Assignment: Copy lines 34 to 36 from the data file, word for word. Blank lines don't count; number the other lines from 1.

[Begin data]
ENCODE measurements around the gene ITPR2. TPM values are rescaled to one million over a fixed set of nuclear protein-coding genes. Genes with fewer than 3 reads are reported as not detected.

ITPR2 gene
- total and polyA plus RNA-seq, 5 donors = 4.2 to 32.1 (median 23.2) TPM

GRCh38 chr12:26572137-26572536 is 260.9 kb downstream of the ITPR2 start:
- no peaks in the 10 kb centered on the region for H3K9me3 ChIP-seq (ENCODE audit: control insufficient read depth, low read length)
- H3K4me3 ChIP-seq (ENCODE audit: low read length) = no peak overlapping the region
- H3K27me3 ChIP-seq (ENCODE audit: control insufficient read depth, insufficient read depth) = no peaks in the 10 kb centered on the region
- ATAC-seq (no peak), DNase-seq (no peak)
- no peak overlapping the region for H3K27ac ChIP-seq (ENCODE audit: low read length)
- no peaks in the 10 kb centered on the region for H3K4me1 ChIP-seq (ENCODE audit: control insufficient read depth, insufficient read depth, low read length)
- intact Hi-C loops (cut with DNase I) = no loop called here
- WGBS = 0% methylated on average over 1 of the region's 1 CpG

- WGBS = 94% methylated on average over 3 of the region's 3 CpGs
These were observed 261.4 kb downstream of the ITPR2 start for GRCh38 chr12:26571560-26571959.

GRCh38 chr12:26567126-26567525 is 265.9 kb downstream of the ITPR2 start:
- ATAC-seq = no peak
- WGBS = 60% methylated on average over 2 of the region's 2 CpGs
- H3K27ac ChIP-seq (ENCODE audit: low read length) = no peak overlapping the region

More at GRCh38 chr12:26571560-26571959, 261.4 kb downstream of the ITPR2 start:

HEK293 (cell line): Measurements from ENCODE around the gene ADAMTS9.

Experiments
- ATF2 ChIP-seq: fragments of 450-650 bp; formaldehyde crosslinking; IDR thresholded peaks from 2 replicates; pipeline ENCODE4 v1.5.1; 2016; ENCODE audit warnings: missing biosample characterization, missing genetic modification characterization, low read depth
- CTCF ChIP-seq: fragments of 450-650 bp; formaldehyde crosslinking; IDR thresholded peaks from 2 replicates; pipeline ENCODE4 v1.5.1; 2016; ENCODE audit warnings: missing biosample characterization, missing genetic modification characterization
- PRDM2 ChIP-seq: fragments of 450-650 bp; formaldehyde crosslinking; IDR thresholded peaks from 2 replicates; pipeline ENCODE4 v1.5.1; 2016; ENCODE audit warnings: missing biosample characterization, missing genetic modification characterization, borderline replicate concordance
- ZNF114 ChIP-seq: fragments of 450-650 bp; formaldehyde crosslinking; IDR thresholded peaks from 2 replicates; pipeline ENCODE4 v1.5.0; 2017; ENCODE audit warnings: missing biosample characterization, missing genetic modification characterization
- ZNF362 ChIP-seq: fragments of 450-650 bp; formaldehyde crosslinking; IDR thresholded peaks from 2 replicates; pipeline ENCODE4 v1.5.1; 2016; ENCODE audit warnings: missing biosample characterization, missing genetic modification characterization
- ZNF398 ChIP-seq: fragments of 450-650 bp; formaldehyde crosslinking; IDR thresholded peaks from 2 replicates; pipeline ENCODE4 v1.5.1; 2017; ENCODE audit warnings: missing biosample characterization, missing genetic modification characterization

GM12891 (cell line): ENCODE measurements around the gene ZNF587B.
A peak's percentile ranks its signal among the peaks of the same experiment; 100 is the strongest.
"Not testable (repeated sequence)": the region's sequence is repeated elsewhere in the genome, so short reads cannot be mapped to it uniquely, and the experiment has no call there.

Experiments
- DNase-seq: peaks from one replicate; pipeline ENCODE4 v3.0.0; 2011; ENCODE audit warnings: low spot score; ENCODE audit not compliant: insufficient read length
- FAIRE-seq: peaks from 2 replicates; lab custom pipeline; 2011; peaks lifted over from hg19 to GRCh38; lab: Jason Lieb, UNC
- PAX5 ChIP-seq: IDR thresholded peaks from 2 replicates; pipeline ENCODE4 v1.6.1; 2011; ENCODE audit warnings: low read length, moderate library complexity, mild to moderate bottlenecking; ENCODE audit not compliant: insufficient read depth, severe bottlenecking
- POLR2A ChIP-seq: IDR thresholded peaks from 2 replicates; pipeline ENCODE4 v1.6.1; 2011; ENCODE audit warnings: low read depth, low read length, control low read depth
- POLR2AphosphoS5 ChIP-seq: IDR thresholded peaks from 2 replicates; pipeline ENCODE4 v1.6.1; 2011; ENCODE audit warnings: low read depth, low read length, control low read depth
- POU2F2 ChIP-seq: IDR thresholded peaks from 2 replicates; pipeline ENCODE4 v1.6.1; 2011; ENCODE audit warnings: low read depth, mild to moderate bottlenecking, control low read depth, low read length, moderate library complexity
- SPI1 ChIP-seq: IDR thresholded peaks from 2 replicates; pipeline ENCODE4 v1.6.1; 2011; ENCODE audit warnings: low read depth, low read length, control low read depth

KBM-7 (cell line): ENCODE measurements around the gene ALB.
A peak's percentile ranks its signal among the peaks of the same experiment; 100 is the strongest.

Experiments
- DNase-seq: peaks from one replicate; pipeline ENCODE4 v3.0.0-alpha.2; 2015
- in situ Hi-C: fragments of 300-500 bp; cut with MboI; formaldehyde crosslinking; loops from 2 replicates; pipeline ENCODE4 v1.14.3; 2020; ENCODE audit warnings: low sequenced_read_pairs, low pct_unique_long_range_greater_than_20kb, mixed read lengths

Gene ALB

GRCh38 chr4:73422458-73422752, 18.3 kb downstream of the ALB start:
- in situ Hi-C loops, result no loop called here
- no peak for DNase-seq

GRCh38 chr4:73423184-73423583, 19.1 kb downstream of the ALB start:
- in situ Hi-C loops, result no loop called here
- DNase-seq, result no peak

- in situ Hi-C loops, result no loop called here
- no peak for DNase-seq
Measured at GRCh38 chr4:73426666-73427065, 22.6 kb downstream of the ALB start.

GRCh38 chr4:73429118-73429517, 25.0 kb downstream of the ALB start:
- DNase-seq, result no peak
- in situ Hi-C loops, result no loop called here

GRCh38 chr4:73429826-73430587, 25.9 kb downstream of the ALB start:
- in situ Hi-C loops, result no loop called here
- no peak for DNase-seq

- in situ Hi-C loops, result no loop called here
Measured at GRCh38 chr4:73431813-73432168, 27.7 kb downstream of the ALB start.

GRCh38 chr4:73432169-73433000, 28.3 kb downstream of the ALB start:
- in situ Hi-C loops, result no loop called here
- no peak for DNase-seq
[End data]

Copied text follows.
- PAX5 ChIP-seq: IDR thresholded peaks from 2 replicates; pipeline ENCODE4 v1.6.1; 2011; ENCODE audit warnings: low read length, moderate library complexity, mild to moderate bottlenecking; ENCODE audit not compliant: insufficient read depth, severe bottlenecking
- POLR2A ChIP-seq: IDR thresholded peaks from 2 replicates; pipeline ENCODE4 v1.6.1; 2011; ENCODE audit warnings: low read depth, low read length, control low read depth
- POLR2AphosphoS5 ChIP-seq: IDR thresholded peaks from 2 replicates; pipeline ENCODE4 v1.6.1; 2011; ENCODE audit warnings: low read depth, low read length, control low read depth